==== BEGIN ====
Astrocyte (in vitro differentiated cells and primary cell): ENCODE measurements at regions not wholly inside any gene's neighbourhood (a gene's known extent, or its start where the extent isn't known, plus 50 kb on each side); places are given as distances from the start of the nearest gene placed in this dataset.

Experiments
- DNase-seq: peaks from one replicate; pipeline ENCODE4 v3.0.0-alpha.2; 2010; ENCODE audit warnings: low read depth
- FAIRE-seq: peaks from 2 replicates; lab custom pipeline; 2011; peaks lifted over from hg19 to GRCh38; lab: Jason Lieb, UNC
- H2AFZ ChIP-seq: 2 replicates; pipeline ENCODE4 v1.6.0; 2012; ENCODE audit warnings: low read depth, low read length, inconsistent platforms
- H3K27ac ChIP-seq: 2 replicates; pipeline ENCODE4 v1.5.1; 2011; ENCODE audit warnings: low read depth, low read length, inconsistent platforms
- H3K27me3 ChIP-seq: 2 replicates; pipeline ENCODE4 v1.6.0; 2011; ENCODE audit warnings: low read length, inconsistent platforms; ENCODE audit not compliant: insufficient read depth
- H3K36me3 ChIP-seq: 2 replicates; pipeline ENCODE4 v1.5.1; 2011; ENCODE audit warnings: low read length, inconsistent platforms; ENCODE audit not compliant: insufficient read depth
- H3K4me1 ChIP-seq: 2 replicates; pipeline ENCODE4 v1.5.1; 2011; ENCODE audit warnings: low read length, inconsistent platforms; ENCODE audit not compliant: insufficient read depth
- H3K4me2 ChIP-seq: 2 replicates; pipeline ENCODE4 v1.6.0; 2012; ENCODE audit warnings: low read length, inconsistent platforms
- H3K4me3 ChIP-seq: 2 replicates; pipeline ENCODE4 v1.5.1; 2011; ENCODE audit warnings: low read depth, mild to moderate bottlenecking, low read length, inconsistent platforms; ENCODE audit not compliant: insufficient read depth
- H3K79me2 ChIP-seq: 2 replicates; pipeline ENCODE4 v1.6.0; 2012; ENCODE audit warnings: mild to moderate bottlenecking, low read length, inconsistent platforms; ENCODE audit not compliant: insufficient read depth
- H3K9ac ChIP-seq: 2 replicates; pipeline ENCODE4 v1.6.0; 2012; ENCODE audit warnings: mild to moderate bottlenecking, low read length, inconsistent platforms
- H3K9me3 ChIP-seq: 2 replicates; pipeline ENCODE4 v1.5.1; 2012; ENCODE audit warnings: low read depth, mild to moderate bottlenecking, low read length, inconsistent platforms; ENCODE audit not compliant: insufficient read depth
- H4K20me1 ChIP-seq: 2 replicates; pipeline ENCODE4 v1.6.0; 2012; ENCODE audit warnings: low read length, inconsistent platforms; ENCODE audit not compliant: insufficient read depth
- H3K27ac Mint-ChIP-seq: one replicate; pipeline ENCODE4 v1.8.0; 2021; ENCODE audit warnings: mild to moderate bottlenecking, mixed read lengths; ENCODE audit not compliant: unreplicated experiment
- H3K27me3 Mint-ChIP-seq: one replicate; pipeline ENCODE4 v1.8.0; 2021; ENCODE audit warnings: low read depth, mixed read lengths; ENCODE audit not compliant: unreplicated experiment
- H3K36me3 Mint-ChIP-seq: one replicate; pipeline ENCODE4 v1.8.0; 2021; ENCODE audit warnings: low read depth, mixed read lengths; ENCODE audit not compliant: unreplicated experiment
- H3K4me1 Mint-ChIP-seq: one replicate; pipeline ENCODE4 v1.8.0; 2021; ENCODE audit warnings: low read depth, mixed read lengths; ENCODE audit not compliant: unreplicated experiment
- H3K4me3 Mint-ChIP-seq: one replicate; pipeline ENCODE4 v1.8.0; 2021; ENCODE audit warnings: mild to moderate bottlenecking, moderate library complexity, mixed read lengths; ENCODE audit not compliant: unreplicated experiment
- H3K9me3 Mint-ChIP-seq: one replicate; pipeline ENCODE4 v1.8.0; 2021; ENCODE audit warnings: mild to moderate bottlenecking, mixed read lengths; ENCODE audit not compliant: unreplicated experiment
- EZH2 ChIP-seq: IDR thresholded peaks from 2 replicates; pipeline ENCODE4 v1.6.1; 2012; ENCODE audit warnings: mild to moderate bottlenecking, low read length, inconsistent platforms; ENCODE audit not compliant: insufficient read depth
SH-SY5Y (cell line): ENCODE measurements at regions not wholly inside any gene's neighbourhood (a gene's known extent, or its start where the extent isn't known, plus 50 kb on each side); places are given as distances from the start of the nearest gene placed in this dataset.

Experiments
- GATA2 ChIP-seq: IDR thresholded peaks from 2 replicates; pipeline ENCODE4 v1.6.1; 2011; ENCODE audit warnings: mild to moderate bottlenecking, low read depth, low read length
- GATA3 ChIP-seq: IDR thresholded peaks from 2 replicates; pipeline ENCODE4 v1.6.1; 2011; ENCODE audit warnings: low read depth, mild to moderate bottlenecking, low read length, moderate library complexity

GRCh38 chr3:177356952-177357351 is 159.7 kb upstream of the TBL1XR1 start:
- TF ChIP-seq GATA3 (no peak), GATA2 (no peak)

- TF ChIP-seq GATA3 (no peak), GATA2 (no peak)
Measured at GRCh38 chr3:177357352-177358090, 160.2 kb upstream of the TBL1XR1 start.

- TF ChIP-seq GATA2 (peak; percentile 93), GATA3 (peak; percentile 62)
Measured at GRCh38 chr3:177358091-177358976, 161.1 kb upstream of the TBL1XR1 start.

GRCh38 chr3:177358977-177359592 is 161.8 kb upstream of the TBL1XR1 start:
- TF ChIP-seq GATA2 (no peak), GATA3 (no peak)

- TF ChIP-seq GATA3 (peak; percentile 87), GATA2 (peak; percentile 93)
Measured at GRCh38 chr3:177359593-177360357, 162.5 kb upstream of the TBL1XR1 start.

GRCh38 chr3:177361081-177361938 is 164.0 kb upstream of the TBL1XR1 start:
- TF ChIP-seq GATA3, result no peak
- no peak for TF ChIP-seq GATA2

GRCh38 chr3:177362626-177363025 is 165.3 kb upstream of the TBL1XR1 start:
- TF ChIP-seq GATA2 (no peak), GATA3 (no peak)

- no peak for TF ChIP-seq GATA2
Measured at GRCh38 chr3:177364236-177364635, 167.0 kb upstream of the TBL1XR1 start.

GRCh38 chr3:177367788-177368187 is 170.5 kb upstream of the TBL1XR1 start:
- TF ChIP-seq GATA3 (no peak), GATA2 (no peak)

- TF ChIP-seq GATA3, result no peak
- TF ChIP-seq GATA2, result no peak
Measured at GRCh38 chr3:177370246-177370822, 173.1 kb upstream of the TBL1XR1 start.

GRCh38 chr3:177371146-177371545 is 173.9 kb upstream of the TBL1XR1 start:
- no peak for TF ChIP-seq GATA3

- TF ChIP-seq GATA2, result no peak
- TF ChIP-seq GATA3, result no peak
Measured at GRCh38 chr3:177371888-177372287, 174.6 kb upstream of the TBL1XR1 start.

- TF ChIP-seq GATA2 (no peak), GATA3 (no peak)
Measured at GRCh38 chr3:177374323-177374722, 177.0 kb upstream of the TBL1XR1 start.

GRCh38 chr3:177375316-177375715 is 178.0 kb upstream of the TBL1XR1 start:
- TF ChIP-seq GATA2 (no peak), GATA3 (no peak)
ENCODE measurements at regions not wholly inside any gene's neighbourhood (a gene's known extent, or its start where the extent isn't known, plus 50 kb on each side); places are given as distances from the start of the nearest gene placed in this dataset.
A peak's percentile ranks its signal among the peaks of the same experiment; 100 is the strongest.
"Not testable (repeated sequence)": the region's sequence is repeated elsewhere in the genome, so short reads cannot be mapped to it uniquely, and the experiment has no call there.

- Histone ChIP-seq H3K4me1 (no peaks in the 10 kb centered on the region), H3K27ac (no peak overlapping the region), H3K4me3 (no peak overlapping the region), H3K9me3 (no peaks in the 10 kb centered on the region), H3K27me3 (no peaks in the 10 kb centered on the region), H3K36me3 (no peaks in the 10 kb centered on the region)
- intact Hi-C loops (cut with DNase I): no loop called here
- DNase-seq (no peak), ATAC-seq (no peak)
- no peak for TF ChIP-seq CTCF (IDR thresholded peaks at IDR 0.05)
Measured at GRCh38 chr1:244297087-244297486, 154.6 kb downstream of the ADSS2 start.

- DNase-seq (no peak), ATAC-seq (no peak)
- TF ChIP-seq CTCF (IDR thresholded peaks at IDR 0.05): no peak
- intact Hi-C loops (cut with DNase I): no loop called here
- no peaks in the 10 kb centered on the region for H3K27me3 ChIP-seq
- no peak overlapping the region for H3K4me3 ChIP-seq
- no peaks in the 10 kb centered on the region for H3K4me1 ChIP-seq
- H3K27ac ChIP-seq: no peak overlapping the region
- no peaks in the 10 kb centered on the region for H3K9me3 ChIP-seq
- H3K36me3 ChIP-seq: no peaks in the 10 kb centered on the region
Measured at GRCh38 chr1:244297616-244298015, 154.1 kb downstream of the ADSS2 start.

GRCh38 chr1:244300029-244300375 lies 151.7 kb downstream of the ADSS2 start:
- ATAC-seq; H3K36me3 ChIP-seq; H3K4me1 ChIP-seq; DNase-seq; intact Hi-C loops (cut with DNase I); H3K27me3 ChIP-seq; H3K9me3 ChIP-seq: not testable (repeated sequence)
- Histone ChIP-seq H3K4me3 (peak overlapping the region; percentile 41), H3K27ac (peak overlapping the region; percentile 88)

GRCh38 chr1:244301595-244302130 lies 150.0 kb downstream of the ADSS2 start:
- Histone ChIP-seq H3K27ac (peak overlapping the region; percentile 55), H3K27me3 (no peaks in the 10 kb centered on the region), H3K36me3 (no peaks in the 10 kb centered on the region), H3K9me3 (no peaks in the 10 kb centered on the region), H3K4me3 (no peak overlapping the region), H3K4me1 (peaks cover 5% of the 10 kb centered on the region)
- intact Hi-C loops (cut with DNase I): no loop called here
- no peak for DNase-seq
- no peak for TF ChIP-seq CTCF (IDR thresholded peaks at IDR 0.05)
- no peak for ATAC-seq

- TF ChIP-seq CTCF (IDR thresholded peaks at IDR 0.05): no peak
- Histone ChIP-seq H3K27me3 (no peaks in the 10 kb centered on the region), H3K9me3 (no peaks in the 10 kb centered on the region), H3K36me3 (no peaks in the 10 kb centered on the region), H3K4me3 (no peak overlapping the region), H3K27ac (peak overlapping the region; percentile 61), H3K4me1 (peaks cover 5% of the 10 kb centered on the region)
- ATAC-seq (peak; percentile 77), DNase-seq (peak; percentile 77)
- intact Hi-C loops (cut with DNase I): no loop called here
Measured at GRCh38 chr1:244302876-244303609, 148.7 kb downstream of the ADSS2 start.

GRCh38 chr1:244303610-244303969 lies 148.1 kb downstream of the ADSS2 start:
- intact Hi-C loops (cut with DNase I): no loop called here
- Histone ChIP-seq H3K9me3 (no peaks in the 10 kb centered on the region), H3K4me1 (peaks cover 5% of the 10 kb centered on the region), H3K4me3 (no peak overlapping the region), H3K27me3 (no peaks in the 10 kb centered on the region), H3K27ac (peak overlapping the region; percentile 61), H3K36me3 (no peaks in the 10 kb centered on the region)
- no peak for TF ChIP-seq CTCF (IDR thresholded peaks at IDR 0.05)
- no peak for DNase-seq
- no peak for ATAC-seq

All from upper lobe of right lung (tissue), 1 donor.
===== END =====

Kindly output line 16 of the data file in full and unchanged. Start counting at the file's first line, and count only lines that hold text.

- H3K27ac Mint-ChIP-seq: one replicate; pipeline ENCODE4 v1.8.0; 2021; ENCODE audit warnings: mild to moderate bottlenecking, mixed read lengths; ENCODE audit not compliant: unreplicated experiment